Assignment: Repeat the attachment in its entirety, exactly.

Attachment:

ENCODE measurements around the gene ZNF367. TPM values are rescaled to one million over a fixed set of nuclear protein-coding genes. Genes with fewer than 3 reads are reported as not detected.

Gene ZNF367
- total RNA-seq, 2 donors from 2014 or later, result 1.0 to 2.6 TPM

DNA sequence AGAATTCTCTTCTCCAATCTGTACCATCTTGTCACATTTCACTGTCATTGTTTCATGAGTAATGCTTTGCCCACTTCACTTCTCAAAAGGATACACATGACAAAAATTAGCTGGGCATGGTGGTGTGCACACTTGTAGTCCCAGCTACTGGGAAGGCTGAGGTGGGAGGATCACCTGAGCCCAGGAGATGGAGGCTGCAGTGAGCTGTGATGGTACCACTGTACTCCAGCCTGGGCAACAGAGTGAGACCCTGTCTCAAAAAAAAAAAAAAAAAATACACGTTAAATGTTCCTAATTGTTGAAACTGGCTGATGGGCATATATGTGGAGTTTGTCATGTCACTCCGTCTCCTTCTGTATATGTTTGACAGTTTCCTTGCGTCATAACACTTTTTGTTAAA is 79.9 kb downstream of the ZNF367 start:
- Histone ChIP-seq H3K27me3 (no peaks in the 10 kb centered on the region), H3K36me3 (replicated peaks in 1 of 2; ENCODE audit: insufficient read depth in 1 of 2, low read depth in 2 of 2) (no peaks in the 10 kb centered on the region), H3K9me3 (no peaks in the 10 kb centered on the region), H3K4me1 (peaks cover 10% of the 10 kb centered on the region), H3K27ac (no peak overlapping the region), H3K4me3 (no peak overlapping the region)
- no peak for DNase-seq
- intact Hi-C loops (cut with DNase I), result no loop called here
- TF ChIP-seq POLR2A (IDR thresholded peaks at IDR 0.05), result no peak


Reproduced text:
ENCODE measurements around the gene ZNF367. TPM values are rescaled to one million over a fixed set of nuclear protein-coding genes. Genes with fewer than 3 reads are reported as not detected.

Gene ZNF367
- total RNA-seq, 2 donors from 2014 or later, result 1.0 to 2.6 TPM

DNA sequence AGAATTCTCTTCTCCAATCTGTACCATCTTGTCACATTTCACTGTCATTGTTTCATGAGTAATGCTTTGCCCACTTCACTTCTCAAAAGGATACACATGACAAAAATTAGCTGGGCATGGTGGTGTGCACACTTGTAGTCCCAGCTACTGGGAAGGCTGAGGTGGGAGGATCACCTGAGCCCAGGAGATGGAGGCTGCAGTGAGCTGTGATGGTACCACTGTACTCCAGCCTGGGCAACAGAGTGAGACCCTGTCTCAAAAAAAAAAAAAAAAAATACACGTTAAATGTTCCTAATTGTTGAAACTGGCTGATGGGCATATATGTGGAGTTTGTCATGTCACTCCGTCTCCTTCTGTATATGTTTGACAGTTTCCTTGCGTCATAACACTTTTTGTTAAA is 79.9 kb downstream of the ZNF367 start:
- Histone ChIP-seq H3K27me3 (no peaks in the 10 kb centered on the region), H3K36me3 (replicated peaks in 1 of 2; ENCODE audit: insufficient read depth in 1 of 2, low read depth in 2 of 2) (no peaks in the 10 kb centered on the region), H3K9me3 (no peaks in the 10 kb centered on the region), H3K4me1 (peaks cover 10% of the 10 kb centered on the region), H3K27ac (no peak overlapping the region), H3K4me3 (no peak overlapping the region)
- no peak for DNase-seq
- intact Hi-C loops (cut with DNase I), result no loop called here
- TF ChIP-seq POLR2A (IDR thresholded peaks at IDR 0.05), result no peak